Stepping out: Children negotiating independent travel

August 14, 2013, University of Melbourne

A two-year study has revealed the final years of primary school are critical for developing children's confidence and independence to travel without their parents in their communities.

The Stepping Out study conducted by the University of Melbourne and VicHealth aimed to increase understanding of how children negotiate independent , and to find ways to encourage children to walk independently and foster health and wellbeing.

The study explored children's perspectives by walking and talking with them as they negotiated daily travel journeys, in addition to speaking with class groups, . The study worked with 48 children across three schools in the local government area of Moreland in Victoria, during 2011 and 2012.

The children in the study were aged 10-12 – a transitional age in social and educational terms, representing the shift from primary to secondary school.

By late primary level, children are preparing for the transition to secondary school, and which often requires traveling further from home using varied modes of transport.

Dr Lisa Gibbs from the School of Population and Global Health said there was a range of traffic safety measures, as well as school education and active travel programs already in place.

"However, our findings suggest there are a number of other ways families, schools and communities are able to support children's development of mobile independence," she said.

"We identified a range of shared characteristics in children able to travel in their neighbourhood without . Children will travel with friends or relatives and choose busier routes and at popular times to provide visibility in ," he said.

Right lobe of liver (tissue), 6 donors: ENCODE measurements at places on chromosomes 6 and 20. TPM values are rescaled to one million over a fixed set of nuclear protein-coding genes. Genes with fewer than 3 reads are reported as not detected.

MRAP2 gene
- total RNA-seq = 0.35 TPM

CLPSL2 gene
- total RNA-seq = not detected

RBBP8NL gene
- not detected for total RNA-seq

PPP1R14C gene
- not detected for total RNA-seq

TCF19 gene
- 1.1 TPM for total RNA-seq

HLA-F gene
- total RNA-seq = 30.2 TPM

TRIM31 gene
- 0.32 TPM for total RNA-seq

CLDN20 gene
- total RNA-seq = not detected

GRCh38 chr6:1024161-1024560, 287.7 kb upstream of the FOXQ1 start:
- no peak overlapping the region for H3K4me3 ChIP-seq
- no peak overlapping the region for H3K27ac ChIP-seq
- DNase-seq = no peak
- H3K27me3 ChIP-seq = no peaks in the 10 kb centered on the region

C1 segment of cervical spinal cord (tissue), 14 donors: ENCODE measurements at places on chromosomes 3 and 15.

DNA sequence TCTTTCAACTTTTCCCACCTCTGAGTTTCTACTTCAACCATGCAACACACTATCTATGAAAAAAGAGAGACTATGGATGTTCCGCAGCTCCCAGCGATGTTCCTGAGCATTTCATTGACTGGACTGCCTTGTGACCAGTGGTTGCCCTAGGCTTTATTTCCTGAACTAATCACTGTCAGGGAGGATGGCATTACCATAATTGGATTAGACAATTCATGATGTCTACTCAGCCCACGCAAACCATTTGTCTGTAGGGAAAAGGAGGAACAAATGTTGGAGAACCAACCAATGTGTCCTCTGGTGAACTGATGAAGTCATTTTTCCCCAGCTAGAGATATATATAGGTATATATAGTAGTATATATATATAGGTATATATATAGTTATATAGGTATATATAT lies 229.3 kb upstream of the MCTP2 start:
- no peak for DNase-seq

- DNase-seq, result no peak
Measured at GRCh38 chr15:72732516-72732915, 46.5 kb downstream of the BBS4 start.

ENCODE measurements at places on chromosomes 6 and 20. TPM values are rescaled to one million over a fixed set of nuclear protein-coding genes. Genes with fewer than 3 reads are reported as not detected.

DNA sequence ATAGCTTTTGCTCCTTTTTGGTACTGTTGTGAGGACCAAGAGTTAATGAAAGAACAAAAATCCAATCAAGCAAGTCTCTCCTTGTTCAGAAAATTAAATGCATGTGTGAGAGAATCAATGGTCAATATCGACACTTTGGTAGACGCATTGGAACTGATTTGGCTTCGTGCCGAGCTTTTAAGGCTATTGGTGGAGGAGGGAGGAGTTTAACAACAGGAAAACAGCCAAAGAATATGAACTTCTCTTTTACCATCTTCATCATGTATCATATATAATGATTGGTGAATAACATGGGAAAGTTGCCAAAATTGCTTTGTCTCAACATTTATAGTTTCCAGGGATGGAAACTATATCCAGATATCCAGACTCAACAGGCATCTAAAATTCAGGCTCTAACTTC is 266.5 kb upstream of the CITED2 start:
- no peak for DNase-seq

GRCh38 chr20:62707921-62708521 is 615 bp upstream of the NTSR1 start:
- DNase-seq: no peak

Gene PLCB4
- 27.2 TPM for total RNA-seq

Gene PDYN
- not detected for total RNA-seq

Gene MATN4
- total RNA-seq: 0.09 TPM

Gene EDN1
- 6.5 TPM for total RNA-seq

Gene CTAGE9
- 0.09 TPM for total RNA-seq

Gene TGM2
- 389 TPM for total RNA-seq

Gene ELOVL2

Dr Bjorn Nansen from Computing and Information Systems at Melbourne also observed the role of new portable technologies. "Many children now have mobile phones that provide a sense of security. This too makes an impact on how children negotiate their travel."

The findings suggest that parents can help support children's transitioning to independent travel through stages such as walking with children early on, then slowly releasing the tether to allow them to walk ahead, to walk with friends or siblings, practicing new routes together, setting rules about routes, having children carry a mobile phone, and finally allowing children to travel without adults.

VicHealth CEO Jerril Rechter said: "When you consider that two-thirds of children in Victoria are now driven to school even though they live less than two kilometres away, it's no wonder that one in four are overweight or obese. That's a massive increase from just one in 20 in the 1960s.

"VicHealth is really interested in what is driving this phenomenon and Dr Gibbs' research provides a positive anecdote to the so-called 'cotton-wool kids' phenomenon by offering parents advice on how to get their kids walking more often."

Explore further: Research throws new light on why children with autism are often bullied

Related Stories

Research throws new light on why children with autism are often bullied

August 7, 2013